The newest episode of Foo Fighters’ HBO series, Sonic Highways, focuses on the rich musical history of Seattle, Washington. Naturally, Nirvana received heavy focus during the episode as Dave Grohl recounted his time in the Rock and Roll Hall of Fame outfit.
Among the biggest revelations was the time Kurt Cobain asked to hear solo recordings Grohl had been working on during Nirvana’s 1992 tour. Those demos included ‘Alone + Easy Target”’ which would later be released on Foo Fighters’ 1995 debut album.
‘Kurt heard that, and kissed me on the face, as he was in a bath,’ Grohl revealed. ‘He was so excited. He was like, ‘I heard you recorded some stuff with Barrett [Jones].’ I was like, ‘Yeah.’ He was like, ‘Let me hear it.’ I was too afraid to be in the same room as he listened to it.’
Listen to the ‘Alone + Easy Target’ and Hooker on the Street below:
The Who has released a lyric video for their newest song “Be Lucky” which was featured on their The Who Hits 50! compilation album released last month. The video features old footage of the band from the 60s & 70s as a look back at their career.
The Minutemen bassist Mike Watt plays a pivotal role in Foo Fighters’ history. For Foos’ first official tour in 1995, they, along with Eddie Vedder’s side-project Hovercraft, opened up for Watt on his solo outing. In addition to performing as openers, Vedder and the Foos served as Watt’s backing band throughout the tour. When taking into account the fact that Foo guitarist Pat Smear also co-founded influential outfit The Germs, this makes the Watt/Foos/Vedder bill one of the most eclectic, rock royalty-packed lineups this side of Mad Season.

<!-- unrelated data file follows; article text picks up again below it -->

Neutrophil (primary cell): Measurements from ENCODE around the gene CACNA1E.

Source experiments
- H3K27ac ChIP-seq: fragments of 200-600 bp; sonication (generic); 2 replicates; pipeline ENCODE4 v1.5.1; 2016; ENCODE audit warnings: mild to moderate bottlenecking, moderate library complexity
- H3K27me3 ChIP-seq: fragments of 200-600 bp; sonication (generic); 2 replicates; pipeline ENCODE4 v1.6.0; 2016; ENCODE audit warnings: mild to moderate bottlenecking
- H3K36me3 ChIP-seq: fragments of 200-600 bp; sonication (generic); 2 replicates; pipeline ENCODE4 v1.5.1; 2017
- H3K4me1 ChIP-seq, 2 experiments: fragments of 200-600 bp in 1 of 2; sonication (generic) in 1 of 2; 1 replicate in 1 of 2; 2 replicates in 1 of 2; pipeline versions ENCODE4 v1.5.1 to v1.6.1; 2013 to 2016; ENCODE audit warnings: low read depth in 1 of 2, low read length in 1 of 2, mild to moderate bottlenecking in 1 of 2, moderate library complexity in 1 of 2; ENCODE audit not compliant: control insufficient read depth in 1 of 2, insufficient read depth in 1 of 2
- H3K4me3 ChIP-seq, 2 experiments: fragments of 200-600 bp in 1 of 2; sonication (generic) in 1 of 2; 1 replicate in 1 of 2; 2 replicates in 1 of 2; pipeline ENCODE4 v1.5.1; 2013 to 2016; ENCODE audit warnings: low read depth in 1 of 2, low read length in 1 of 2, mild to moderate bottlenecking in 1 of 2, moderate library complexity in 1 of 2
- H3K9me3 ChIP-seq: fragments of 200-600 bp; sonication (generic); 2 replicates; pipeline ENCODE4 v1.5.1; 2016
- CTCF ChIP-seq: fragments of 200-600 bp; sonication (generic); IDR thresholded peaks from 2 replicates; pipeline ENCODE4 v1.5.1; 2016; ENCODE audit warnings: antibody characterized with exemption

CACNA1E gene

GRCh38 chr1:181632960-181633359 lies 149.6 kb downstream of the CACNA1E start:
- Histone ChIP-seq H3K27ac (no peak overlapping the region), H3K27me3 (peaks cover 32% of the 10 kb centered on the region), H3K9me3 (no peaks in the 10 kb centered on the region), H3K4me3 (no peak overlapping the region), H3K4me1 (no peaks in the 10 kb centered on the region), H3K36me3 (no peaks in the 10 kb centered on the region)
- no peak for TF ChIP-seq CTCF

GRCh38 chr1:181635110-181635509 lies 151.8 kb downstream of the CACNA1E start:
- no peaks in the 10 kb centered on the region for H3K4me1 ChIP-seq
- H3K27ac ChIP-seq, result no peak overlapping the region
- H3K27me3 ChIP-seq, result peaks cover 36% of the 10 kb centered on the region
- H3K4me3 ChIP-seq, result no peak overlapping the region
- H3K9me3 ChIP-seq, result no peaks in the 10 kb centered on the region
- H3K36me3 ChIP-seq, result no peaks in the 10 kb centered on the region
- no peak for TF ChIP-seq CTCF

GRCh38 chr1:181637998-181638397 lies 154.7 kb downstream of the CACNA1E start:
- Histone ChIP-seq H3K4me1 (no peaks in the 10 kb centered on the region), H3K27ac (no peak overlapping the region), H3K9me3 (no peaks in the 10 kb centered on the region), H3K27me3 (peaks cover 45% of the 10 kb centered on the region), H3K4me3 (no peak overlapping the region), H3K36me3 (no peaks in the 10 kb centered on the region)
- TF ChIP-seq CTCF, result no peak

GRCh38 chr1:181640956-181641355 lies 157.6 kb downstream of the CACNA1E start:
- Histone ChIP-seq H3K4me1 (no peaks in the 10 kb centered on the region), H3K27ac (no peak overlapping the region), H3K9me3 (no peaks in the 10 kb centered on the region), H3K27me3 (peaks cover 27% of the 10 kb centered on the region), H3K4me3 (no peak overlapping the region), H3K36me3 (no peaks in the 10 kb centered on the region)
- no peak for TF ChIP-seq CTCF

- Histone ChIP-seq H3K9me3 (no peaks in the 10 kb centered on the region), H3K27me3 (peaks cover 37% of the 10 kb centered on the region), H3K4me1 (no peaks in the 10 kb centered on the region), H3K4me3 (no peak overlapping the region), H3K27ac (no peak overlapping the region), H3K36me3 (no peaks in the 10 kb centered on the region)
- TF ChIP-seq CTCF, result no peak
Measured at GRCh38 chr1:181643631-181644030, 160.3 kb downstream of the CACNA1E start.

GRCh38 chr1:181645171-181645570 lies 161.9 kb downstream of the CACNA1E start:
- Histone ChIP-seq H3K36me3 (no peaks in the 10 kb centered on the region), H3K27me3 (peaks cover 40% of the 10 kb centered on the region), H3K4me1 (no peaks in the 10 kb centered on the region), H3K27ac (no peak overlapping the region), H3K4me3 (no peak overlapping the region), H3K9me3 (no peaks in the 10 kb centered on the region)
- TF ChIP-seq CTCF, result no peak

The ‘supergroup’ of sorts hit the late night television circuit by way of Jon Stewart’s pre-Daily Show program, The Jon Stewart Show, which aired on MTV during the mid-’90s. With Grohl on drums and Vedder and Smear doubling up on guitar, Watt led the motley grunge-meets-punk crew through the dastardly ‘Big Train” taken from his solo debut, Ball-Hog or Tugboat?. Watt opens the song with his sinister croon before Grohl’s percussive power comes crashing in and truly kicks things off. Vedder stays stoic for the majority of the performance, but does add some subtle backing vocals to the mix. Smear, meanwhile, nearly steals the show with a couple bouts of manic slide guitar work.
It’s a rare and interesting glimpse at the close-knit nature of rock music, wherein a younger generation of rockers not only gets to pay homage to their forefathers, but outright gets to jam with them onstage. It’s also rather poetic, then — and a testament to how cyclical music history can be — to see that Grohl and the Foo Fighters are now somewhat like the Watt of 2014, playing alongside young-blooded musicians on Sonic Highways, many of whom probably grew up listening to The Colour and the Shape and There Is Nothing Left to Lose.